Shellie picks up Emma and sits by Frank, a stroke survivor.

"I used to have a dog," Frank says, running his hand along Emma's mane. She rests her muzzle on his leg, and Frank's breathing slows. Frank and Shellie fall into quiet conversation. All the while, the man and the dog are connecting.

Bear and Emma visit the rehabilitation wing of Sibley Memorial Hospital each week, often coming in after making rounds at the National Institutes of Health. Their activities here may seem understated; most interactions with patients involve talk and touch. Yet the Goldsteins tell us that these animals provide no small amount of comfort for the patients with whom they cuddle.

The path to becoming a therapy animal is extensive and lined with hurdles. Shellie explains to Frank and the Genes in Life team that Bear and Emma are CGC, or "Canine Good Citizen," certified. Before receiving six months of American Kennel Club training, they were screened for temperament and obedience. And through training, they were encouraged to be quiet and peaceable even when exposed to chaotic environments. After a final evaluation, held at a bustling shopping mall, National Capital Therapy Dogs deemed Bear and Emma well suited for work. The two shih-tzus joined a group of 120 animal-human teams in DC, Maryland and Virginia. The teams participate in regular programs at Aspenwood Senior Living, Blair Ewing Center, the Rockville Public Library, and more than twenty other facilities.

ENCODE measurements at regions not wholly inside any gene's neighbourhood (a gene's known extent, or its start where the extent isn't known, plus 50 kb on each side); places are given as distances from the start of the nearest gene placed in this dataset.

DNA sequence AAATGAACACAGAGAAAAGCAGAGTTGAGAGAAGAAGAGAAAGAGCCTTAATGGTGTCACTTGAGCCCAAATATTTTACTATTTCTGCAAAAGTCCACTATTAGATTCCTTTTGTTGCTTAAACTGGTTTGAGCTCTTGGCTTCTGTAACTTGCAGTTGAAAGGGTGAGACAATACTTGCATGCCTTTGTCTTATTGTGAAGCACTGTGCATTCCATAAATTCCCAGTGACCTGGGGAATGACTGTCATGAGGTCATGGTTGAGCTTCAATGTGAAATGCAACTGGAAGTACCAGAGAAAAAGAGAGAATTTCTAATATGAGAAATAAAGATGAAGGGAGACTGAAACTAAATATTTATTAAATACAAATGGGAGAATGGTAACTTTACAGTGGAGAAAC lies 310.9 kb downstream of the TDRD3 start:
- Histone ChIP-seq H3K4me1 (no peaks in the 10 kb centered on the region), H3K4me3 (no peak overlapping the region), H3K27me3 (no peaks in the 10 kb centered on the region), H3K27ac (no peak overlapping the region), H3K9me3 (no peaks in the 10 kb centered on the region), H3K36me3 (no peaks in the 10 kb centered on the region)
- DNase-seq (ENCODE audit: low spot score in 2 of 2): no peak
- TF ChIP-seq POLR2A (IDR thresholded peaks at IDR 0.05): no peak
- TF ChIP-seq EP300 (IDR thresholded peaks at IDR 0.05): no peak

"The goal," Burton says, "is to heighten the dogs' innate abilities so that they may best be used to heal humans."

National Capital Therapy Dogs is one organization among many to facilitate canine-assisted therapy. Research and service groups proclaim the physical and emotional benefits of interaction with a gentle, friendly pet, which include lowered blood pressure, lessening of overall pain, lowered anxiety, and release of endorphins such as oxytocin, the cuddling hormone.

The benefits of animal therapy reach far beyond the inpatient setting. When Bear and Emma turned two years old, Burton and Shellie introduced them to the HOPE Animal-Assisted Crisis Response program. The two shih-tzus were again screened, trained, and given a final exam. They were exposed to the sounds of sirens, airplanes and trains so that, even in acute situations, they would remain calm and at attention.